The Economist maps out every American execution since 1976, when the Supreme Court announced the modern constitutional regime governing death penalty cases after effectively suspending all executions nationwide for four years. Over one-third of all executions during this period took place in Texas, for a total of 481 people killed by that state. Of the remaining, non-Texas executions, the overwhelming majority are clustered in a small group of southern states:
It’s worth noting that, although the death penalty is still technically legal in most states, actual executions are very rare in most of the country — even after a person has been sentenced to death row. According to a 2011 study by the Death Penalty Information Center, thirty-two U.S. jurisdictions executed no one in the previous five years and more than half of those jurisdictions executed no one after the Supreme Court permitted executions to continue in 1976. Only 12 states executed someone in 2010, and only 7 states executed more than one person.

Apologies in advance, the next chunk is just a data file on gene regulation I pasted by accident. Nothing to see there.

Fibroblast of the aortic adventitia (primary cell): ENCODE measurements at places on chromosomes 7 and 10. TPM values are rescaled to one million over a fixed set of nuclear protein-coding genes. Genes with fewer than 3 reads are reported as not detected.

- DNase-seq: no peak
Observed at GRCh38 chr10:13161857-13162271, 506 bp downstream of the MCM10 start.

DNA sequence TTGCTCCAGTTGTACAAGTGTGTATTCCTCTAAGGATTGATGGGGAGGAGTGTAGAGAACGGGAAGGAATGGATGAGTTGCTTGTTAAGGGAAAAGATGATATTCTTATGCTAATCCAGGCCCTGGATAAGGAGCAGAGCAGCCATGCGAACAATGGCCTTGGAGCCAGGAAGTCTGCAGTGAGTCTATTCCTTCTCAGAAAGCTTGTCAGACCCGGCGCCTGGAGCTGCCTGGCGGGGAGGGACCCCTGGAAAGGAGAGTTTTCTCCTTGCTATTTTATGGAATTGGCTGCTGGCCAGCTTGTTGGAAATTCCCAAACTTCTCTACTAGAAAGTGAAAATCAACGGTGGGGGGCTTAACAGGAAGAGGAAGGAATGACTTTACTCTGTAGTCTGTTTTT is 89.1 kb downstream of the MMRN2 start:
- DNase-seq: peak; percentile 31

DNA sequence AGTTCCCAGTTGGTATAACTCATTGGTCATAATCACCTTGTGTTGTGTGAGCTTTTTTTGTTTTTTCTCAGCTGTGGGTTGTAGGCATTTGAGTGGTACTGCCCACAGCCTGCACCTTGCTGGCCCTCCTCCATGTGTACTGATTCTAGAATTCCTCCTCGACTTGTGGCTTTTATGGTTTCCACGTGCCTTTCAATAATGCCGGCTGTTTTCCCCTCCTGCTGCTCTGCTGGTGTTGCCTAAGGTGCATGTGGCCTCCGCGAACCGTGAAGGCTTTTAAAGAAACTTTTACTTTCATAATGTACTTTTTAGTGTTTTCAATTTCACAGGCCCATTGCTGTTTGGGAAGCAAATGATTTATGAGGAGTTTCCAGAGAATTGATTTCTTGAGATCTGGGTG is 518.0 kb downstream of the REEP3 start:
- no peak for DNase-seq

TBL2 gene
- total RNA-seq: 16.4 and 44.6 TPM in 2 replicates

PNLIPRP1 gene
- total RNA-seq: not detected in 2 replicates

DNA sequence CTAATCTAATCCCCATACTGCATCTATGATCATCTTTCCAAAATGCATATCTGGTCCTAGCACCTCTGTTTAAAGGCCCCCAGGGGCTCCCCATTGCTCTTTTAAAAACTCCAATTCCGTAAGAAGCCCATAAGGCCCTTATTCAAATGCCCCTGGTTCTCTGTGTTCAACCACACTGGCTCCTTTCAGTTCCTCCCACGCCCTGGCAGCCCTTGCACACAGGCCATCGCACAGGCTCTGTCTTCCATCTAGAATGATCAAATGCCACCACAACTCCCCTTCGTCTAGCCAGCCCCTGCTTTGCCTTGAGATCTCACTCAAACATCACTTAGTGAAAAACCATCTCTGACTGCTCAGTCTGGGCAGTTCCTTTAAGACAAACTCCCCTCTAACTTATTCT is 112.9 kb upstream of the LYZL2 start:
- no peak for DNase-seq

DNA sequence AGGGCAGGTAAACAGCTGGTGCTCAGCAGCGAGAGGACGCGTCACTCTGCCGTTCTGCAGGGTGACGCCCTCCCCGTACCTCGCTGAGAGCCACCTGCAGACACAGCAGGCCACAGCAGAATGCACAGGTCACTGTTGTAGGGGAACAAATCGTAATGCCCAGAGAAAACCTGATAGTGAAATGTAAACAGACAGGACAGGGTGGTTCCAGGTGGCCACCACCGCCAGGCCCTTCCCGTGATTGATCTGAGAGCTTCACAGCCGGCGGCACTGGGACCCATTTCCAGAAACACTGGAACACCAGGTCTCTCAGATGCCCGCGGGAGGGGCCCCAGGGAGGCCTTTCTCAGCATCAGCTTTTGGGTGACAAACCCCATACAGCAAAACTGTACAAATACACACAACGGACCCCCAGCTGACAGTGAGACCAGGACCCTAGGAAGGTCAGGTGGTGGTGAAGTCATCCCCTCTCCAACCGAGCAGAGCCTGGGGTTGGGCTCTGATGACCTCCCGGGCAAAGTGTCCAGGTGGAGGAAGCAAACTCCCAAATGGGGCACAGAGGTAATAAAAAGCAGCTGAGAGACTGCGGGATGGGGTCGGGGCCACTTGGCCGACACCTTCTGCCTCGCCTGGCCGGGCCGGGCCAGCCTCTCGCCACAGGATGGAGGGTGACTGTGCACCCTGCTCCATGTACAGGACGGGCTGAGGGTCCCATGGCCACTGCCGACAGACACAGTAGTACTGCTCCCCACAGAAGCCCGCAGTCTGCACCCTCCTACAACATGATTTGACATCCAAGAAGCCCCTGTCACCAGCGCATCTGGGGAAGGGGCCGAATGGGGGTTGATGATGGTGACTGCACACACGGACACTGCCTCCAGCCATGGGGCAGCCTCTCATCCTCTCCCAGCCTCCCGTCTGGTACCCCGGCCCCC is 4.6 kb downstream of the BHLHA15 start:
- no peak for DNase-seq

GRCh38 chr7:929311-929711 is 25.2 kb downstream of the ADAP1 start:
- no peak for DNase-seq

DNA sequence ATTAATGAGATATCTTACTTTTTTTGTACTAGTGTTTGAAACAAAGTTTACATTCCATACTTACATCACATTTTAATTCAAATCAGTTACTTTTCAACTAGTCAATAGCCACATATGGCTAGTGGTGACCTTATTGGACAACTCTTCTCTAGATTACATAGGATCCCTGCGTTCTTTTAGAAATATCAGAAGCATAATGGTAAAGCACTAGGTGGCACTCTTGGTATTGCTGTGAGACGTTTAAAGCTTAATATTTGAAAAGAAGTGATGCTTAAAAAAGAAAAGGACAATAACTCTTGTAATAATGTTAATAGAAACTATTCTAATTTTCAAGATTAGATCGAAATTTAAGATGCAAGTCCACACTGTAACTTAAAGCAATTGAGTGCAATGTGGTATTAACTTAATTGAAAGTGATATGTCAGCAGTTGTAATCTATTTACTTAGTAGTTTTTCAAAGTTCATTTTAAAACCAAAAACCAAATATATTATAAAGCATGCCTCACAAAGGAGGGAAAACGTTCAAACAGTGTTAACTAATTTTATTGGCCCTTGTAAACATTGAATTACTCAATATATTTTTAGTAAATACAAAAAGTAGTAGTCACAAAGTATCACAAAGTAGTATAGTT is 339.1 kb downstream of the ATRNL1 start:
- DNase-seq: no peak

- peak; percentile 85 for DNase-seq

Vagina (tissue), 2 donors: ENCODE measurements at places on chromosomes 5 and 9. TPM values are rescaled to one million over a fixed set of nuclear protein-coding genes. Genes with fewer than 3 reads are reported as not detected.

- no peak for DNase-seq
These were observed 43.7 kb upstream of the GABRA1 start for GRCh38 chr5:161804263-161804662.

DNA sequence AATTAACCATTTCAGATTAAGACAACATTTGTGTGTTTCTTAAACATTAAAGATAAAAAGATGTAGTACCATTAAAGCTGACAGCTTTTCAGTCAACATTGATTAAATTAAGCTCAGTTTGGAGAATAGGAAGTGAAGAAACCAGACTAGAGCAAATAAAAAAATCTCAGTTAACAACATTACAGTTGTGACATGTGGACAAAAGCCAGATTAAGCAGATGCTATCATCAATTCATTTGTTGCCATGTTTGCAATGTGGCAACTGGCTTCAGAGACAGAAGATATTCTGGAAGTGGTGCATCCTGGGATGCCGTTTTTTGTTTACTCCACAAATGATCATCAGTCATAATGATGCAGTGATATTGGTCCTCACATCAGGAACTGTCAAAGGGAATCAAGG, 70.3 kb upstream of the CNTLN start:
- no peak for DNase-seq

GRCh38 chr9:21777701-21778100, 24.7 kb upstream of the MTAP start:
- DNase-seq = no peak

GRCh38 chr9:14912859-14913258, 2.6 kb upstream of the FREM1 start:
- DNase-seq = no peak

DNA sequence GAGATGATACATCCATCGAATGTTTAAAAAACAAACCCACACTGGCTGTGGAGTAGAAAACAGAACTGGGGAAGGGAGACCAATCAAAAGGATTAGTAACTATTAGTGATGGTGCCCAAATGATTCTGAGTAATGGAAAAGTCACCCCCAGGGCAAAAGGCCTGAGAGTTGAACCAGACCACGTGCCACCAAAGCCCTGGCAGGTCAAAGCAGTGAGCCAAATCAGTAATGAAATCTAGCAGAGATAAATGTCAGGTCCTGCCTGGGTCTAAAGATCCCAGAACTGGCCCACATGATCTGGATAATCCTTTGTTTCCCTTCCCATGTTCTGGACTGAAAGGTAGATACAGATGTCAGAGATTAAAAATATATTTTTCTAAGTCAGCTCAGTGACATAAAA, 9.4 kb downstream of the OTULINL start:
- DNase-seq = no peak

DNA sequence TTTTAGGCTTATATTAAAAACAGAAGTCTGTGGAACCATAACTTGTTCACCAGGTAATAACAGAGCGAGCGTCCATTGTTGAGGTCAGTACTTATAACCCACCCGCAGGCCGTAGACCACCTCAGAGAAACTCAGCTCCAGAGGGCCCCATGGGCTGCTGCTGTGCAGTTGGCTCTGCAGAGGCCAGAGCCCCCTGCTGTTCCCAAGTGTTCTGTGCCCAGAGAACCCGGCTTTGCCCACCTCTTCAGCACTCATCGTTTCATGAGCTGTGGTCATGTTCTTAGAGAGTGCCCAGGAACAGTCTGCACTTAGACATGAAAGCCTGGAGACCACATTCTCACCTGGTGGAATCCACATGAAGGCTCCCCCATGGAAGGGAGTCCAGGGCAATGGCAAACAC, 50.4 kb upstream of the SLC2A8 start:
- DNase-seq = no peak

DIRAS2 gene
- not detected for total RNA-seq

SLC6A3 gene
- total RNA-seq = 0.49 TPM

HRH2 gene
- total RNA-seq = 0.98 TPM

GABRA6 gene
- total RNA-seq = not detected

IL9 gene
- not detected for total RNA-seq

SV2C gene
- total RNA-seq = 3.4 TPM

The increasing rarity of the death penalty in most of the country not only reflects America’s evolution away from inhumane and irreversible criminal justice policy, it also has constitutional implications. The Constitution forbids “cruel and unusual punishments,” and the death penalty is increasingly unusual in the overwhelming majority of the nation. At the very least, Texas’ status as the outlier jurisdiction suggests that an Eighth Amendment solution may be necessary